Of course, I've not touched this medium since that time. It represents a very specific period in my life in a form of expressed that was based directly on the experience itself. It would be like a gardener making works of art out of garden tools instead of the flower arraignments or garden features. I couldn't make works out of the shoes themselves, so I used the next best medium available. For me, this is how art is. Something that represents a moment in time, but not only that, it is also derived directly from that moment, created to record the moment from the very material that makes the moment what it is. These moments are somewhat spaced out in my life. It's just when something strikes me a certain way; that's when this part of my nature materializes.
Sunday, April 20, 2008
Being 17 and being stuck, I began to explore my limited surroundings. For whatever reason, I started playing with the shoe polish. I don't know how or why I got started with this. In secret, I started making miniature paintings with the shoe polish. I still have three of those works. I don't consider them half bad for what they are: shoe polish on card stock paper. I may be the only person in history to explore this medium. Here is one those surviving works.
This one is Girl catching up. It depicts one girl running after another that is impatiently waiting. The color represents the angst between the two and perhaps a bit more. In modern terms, one might call them frienemies. The inspiration may have been some of the girls that frequented the mall.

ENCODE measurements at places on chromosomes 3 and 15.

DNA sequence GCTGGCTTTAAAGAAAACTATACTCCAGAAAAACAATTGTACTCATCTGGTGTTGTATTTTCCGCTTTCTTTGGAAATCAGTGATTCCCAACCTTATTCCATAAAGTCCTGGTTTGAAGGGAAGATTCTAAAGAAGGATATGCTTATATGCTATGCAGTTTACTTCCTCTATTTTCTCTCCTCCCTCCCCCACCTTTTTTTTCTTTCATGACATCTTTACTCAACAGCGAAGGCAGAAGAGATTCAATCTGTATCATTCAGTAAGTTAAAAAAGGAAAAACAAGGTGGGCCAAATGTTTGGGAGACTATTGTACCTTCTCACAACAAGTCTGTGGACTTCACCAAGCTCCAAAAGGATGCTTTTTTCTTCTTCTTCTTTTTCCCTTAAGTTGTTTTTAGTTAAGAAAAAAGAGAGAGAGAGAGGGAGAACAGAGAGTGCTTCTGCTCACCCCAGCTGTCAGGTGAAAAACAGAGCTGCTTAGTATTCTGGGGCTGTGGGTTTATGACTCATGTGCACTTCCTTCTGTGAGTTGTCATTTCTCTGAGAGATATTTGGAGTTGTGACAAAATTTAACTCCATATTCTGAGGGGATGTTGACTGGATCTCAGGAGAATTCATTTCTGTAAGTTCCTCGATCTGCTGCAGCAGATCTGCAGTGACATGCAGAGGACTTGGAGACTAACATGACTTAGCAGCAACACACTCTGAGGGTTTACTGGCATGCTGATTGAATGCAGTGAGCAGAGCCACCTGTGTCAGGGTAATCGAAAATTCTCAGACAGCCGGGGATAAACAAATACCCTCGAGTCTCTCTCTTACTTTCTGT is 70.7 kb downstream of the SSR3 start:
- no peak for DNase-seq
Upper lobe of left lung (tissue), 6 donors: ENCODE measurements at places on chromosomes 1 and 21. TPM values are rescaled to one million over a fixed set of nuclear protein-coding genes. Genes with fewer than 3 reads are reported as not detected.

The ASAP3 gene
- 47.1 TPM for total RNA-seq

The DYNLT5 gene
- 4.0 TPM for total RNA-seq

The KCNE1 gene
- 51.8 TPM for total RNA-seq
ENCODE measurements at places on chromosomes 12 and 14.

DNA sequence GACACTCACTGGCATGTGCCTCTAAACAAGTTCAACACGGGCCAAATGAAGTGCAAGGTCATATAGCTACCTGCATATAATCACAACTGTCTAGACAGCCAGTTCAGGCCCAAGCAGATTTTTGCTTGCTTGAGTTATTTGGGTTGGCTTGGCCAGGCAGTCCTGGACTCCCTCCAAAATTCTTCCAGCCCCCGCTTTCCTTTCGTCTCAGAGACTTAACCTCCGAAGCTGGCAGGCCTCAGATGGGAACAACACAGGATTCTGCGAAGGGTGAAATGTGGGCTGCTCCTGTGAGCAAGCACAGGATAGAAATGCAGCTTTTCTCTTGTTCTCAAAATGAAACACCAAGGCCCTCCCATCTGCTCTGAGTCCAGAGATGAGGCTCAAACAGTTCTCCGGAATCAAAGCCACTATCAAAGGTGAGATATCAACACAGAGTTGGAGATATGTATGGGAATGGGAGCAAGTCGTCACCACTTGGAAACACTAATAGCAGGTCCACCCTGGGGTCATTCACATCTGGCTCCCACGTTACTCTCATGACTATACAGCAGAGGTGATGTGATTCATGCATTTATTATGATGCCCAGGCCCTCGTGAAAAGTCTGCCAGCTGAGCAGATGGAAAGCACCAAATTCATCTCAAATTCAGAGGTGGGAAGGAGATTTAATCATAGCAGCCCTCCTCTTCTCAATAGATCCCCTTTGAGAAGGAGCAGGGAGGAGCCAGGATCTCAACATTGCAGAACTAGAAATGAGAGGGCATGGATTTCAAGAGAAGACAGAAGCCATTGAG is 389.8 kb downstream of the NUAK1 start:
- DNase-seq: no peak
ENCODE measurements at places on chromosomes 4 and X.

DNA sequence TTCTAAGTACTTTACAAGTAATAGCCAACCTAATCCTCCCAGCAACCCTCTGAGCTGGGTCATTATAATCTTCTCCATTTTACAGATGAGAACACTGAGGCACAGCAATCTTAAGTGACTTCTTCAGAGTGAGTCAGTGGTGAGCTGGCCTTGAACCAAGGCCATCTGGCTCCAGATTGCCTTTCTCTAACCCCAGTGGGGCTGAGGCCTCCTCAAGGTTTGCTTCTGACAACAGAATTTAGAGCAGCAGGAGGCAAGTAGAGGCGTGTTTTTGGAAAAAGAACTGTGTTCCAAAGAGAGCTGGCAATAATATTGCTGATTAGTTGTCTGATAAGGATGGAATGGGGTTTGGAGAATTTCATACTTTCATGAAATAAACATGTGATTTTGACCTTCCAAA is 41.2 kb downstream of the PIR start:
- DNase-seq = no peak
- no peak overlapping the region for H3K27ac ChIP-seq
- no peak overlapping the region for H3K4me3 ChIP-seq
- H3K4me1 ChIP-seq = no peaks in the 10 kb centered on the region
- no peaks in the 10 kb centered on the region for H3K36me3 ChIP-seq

I may display the other surviving works soon.
Sunday, April 13, 2008
Just as there is no year zero, there is not zero century. Our 21st Century is 2001 to 2100. The last year of the 21st Century is 2100, not the first year. That's fairly counter-intuitive. This does force me to think when I talk about periods in the 16th through 19th Centuries. It is very easy to think that 18th Century is the same as the 1800's.
So, there is no year zero, no matter how confusing that ends up being. Until we choose another calendar system, this will be a contentious issue.
Another point to discuss is how to identify years. The most common method for years counting backward is B.C., and A.D. for our current era (years that count forward). These two abbreviations refer a previously accepted date for the birth of Jesus Christ. It is now commonly agreed that if Jesus Christ did exist, his birth was more likely between the period of 8 and 4B.C. This means the start year of our calendar is pretty arbitrary, as it is not associated with any particular event. Yet, we still use terms that directly reference Jesus' birth. Alternative terms that have been proposed are BCE (Before our Common Era) and CE (our Common Era). This turns the arbitrary date away from being Christian centric, but in a way, it still attempts to enforce that old world calendar on others. I see BCE/CE used more frequently these days, but I do not believe it will ever become the norm.